Inderscience Publishers

Combustion, performance and emission analysis of diesel engine fuelled with methyl esters of Pongamia oil

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The methyl esters of vegetable oils, known as biodiesel are increasingly becoming popular because of their low environmental impact and potential as a green alternative fuel for diesel engine, and that they would not require significant modification of existing engine hardware. Methyl ester of Pongamia oil (PME) is derived through transesterification process. Experimental investigations have been carried out to examine properties, performance and emissions of different blends (B00, B20, B40, B60, B80 and B100) of PME comparison to diesel. A computer assisted single cylinder constant speed water cooled four stroke direct diesel engine (5 HP), which is commonly used in the agricultural sector for driving the pumps and small electrical generators is selected for the experimental investigation. The performance, emissions and combustion characteristics are analysed. The combustion parameters considered for this analysis are cylinder pressure and rate of heat release. The brake thermal efficiency is slightly reduced and hydrocarbon, carbon monoxide and smoke emissions in the exhaust are reduced when fuelled with methyl esters compared to diesel. But the NOx emissions are high when fuelled with methyl esters compared to diesel. [Received: December 11, 2009; Accepted: March 21, 2010]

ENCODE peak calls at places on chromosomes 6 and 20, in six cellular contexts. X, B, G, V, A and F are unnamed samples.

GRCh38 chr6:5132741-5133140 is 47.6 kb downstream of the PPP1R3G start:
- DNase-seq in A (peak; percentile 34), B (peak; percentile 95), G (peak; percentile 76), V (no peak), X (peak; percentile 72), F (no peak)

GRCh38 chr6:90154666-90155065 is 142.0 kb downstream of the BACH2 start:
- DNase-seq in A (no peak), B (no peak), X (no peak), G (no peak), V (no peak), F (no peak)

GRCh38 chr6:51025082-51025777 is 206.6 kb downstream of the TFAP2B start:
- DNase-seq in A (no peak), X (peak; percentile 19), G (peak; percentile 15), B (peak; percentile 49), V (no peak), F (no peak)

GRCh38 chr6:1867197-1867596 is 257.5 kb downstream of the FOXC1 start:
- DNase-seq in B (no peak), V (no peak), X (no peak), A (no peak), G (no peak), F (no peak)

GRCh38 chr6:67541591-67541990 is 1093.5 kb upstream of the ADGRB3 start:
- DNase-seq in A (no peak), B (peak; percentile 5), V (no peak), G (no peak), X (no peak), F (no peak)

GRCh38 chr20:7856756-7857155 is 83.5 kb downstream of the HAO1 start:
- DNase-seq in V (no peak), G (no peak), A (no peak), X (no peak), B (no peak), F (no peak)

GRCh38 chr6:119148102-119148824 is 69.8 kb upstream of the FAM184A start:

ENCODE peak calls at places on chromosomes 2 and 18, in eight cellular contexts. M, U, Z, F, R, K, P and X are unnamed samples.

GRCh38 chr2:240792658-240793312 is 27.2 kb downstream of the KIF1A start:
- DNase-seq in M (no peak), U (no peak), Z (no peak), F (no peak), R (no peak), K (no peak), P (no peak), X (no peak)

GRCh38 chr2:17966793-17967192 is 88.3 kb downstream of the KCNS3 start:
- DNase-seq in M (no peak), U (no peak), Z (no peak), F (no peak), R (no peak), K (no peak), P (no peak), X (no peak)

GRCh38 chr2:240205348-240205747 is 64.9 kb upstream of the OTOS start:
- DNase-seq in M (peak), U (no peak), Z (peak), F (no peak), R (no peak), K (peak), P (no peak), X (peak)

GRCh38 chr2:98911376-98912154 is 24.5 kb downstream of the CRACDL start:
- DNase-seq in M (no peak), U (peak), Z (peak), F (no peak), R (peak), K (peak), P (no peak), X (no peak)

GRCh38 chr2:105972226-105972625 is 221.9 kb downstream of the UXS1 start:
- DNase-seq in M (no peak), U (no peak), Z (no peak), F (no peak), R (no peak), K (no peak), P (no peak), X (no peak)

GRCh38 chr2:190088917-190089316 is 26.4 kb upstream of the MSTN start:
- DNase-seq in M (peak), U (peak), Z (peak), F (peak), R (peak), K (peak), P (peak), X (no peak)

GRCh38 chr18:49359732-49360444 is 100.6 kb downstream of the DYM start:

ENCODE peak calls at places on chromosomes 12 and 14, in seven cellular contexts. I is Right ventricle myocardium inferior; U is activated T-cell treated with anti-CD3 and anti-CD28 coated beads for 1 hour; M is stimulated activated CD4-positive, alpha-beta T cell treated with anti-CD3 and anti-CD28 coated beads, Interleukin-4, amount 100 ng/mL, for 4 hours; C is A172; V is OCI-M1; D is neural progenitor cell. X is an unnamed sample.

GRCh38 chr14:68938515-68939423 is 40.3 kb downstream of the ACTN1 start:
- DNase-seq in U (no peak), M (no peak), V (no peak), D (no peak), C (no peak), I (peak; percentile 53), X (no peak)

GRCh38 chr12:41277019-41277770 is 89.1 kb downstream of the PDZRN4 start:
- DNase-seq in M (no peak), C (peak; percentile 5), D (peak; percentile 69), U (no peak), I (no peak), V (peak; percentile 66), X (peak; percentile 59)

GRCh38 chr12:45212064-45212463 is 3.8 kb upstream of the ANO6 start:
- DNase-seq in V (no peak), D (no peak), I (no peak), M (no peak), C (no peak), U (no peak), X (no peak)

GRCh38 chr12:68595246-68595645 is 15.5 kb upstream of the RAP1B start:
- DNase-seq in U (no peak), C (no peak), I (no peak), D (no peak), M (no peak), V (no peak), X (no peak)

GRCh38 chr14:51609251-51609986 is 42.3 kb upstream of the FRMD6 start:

Keywords: biodiesel, Pongamia oil, transesterification, methyl esters, diesel engines, combustion, performance evaluation, emission analysis, alternative fuel, agriculture, cylinder pressure, heat release rate, brake thermal efficiency, hydrocarbon emissions, carbon monoxide emissions, smoke emissions, exhaust emissions, nitrogen oxides, NOx

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